Saving Mes Aynak world premiered in November 2014 at IDFA, the world’s largest documentary festival, and debuted in the US in 2015 at American Documentary Film Festival in Palm Springs and at Full Frame Documentary Festival. It has won festivals wards in the US and in Iran, and was praised as “Advocacy filmmaking at its best… unique and immediate,” by Indiewire. Following #SaveMesAynak Day, the film will be broadcast in a number of countries around the world, including on Al Jazeera America and Al Jazeera English, and will be available to screen to a combination of educational institutions and community venues.


Film Synopsis

Saving Mes Aynak follows Afghan archaeologist Qadir Temori as he races against time to save a 5,000-year-old archaeological site in Afghanistan from imminent demolition. A Chinese state-owned mining company is closing in on the ancient site, eager to harvest $100 billion dollars worth of copper buried directly beneath the archaeological ruins. Only 10% of Mes Aynak has been excavated, though, and some believe future discoveries at the site have the potential to redefine the history of Afghanistan and the history of Buddhism itself. Qadir Temori and his fellow Afghan archaeologists face what seems an impossible battle against the Chinese, the Taliban and local politics to save their cultural heritage from likely erasure.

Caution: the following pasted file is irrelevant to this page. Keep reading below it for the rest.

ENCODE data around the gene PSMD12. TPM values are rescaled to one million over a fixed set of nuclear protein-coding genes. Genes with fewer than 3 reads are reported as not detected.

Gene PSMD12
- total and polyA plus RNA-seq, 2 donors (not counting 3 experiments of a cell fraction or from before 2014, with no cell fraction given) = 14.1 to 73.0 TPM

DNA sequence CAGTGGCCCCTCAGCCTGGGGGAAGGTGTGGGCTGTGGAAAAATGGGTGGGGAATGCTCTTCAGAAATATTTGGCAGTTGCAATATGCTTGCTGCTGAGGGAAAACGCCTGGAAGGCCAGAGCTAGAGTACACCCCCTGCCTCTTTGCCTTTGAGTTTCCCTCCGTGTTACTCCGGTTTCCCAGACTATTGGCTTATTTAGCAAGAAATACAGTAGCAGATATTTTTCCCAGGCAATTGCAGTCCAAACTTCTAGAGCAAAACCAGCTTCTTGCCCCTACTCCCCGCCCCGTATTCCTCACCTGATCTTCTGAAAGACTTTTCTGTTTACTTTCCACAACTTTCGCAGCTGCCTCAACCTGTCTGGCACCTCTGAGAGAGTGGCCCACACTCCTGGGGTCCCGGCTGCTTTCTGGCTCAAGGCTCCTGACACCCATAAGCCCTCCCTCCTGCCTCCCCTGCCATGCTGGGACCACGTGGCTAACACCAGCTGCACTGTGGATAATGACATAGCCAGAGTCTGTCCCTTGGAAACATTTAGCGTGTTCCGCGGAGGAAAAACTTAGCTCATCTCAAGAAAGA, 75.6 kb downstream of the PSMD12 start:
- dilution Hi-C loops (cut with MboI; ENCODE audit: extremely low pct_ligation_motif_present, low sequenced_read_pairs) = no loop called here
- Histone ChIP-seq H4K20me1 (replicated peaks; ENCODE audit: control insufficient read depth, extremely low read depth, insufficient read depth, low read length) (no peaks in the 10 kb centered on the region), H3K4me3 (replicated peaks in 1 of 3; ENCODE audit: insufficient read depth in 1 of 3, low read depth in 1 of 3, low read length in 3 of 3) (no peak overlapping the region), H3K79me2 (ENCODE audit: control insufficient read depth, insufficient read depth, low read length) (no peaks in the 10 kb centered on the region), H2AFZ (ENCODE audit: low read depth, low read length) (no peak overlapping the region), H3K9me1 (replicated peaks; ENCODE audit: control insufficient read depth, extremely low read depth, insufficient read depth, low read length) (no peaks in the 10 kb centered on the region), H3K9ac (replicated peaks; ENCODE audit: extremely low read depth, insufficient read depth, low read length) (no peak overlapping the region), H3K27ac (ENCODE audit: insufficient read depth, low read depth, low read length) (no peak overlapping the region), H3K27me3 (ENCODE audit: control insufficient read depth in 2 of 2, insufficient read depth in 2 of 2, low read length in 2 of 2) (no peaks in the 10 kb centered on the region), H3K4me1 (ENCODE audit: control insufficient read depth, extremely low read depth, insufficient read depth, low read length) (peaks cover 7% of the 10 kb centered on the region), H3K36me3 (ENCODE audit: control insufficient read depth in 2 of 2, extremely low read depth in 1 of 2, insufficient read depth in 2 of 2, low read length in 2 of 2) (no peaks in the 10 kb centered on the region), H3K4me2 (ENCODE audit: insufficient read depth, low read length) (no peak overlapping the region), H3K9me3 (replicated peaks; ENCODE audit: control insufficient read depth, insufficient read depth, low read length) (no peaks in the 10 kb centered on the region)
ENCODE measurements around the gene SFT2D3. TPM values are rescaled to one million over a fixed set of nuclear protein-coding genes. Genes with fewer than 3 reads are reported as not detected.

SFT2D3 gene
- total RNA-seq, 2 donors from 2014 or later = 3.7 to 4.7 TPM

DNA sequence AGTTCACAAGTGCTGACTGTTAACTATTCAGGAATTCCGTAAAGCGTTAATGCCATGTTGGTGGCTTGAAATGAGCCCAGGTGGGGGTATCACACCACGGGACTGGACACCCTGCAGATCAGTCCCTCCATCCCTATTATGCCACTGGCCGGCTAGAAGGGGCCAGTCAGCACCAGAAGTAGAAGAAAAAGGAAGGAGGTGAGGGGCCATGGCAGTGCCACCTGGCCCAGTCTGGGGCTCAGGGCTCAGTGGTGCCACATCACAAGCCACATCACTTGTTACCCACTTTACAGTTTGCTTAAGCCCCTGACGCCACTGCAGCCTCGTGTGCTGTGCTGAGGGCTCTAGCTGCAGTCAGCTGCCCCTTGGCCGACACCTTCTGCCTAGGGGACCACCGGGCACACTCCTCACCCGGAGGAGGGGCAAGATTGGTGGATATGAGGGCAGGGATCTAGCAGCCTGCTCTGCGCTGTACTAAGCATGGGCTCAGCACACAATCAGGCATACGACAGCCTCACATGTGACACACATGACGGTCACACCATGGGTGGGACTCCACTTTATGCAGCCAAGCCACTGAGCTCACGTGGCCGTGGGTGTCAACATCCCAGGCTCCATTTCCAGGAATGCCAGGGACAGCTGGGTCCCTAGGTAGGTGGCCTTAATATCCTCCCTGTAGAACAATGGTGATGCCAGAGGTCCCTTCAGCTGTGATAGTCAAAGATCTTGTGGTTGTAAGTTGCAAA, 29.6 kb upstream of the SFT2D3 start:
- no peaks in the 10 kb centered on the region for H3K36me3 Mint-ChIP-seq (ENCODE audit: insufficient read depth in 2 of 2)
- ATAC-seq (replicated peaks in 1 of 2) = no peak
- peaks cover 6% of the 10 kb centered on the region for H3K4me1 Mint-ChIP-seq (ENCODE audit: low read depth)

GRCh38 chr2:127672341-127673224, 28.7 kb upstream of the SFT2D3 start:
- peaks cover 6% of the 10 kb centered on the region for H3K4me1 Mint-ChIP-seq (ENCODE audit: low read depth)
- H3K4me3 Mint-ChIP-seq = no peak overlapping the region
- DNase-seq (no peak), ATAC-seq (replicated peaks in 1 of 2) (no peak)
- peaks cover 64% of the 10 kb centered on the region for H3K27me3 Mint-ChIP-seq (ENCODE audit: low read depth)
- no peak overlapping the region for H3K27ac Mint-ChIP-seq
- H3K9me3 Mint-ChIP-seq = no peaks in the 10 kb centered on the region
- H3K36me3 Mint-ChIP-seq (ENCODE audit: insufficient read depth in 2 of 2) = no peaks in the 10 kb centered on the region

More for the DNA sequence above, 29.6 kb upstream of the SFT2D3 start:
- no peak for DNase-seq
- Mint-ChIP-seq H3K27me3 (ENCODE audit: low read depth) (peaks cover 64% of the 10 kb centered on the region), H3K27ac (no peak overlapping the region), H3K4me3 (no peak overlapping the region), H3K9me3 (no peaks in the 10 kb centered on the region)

ABOUT Kartemquin Films

A collaborative center for documentary media makers who seek to foster a more engaged and empowered society, in 2016 Kartemquin will celebrate 50 years of sparking democracy through documentary. Their films, such as The Interrupters, The Trials of Muhammad Ali, and The New Americans have won numerous awards while leaving a lasting impact on millions of viewers. A revered resource within the film community on issues of fair use, ethics, story and civic discourse, Kartemquin is internationally recognized for crafting quality documentaries backed by audience and community engagement strategies, and for its innovative media arts community programs.


Their recent films include Steve James’ Life Itself; Usama Alshaibi’s American Arab; Kirsten Kelly and Anne de Mare’s The Homestretch; Joanna Rudnick’s On Beauty; Dan Rybicky and Aaron Wickenden’s Almost There; Brent Huffman’s Saving Mes Aynak; and Hard Earned, a six-hour series for Al Jazeera America.